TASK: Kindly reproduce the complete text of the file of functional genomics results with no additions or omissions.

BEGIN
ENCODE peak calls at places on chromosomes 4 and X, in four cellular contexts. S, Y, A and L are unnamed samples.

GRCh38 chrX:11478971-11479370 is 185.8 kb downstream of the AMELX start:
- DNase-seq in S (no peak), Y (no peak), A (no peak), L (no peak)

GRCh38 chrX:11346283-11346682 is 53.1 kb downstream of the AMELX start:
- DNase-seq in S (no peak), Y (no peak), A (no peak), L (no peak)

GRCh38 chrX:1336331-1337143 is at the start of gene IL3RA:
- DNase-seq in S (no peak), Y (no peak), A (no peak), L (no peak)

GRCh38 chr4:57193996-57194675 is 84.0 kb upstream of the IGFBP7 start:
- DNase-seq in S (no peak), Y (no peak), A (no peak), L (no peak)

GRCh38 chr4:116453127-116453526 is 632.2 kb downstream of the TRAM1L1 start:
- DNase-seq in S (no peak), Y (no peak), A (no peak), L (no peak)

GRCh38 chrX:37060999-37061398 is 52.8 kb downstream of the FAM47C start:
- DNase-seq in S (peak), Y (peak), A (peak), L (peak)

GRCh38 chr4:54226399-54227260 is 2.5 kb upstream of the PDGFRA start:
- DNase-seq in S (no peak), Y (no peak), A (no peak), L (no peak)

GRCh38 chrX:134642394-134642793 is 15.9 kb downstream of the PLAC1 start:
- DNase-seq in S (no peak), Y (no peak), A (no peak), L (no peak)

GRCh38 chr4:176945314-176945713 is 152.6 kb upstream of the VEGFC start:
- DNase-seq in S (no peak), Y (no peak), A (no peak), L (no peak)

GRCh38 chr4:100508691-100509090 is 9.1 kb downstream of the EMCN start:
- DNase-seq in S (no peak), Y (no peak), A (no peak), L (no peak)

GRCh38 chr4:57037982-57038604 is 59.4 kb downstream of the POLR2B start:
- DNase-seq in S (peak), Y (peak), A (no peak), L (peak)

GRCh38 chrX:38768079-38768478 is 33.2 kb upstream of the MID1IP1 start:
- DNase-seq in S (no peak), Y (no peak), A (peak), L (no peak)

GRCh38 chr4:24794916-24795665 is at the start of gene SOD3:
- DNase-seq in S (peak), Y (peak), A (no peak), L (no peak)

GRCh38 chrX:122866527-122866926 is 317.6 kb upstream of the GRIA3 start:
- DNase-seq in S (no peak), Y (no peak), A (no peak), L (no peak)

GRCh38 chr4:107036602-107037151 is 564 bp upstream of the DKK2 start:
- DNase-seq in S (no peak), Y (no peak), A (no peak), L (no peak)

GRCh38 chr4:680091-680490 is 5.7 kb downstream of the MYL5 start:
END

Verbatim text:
ENCODE peak calls at places on chromosomes 4 and X, in four cellular contexts. S, Y, A and L are unnamed samples.

GRCh38 chrX:11478971-11479370 is 185.8 kb downstream of the AMELX start:
- DNase-seq in S (no peak), Y (no peak), A (no peak), L (no peak)

GRCh38 chrX:11346283-11346682 is 53.1 kb downstream of the AMELX start:
- DNase-seq in S (no peak), Y (no peak), A (no peak), L (no peak)

GRCh38 chrX:1336331-1337143 is at the start of gene IL3RA:
- DNase-seq in S (no peak), Y (no peak), A (no peak), L (no peak)

GRCh38 chr4:57193996-57194675 is 84.0 kb upstream of the IGFBP7 start:
- DNase-seq in S (no peak), Y (no peak), A (no peak), L (no peak)

GRCh38 chr4:116453127-116453526 is 632.2 kb downstream of the TRAM1L1 start:
- DNase-seq in S (no peak), Y (no peak), A (no peak), L (no peak)

GRCh38 chrX:37060999-37061398 is 52.8 kb downstream of the FAM47C start:
- DNase-seq in S (peak), Y (peak), A (peak), L (peak)

GRCh38 chr4:54226399-54227260 is 2.5 kb upstream of the PDGFRA start:
- DNase-seq in S (no peak), Y (no peak), A (no peak), L (no peak)

GRCh38 chrX:134642394-134642793 is 15.9 kb downstream of the PLAC1 start:
- DNase-seq in S (no peak), Y (no peak), A (no peak), L (no peak)

GRCh38 chr4:176945314-176945713 is 152.6 kb upstream of the VEGFC start:
- DNase-seq in S (no peak), Y (no peak), A (no peak), L (no peak)

GRCh38 chr4:100508691-100509090 is 9.1 kb downstream of the EMCN start:
- DNase-seq in S (no peak), Y (no peak), A (no peak), L (no peak)

GRCh38 chr4:57037982-57038604 is 59.4 kb downstream of the POLR2B start:
- DNase-seq in S (peak), Y (peak), A (no peak), L (peak)

GRCh38 chrX:38768079-38768478 is 33.2 kb upstream of the MID1IP1 start:
- DNase-seq in S (no peak), Y (no peak), A (peak), L (no peak)

GRCh38 chr4:24794916-24795665 is at the start of gene SOD3:
- DNase-seq in S (peak), Y (peak), A (no peak), L (no peak)

GRCh38 chrX:122866527-122866926 is 317.6 kb upstream of the GRIA3 start:
- DNase-seq in S (no peak), Y (no peak), A (no peak), L (no peak)

GRCh38 chr4:107036602-107037151 is 564 bp upstream of the DKK2 start:
- DNase-seq in S (no peak), Y (no peak), A (no peak), L (no peak)

GRCh38 chr4:680091-680490 is 5.7 kb downstream of the MYL5 start: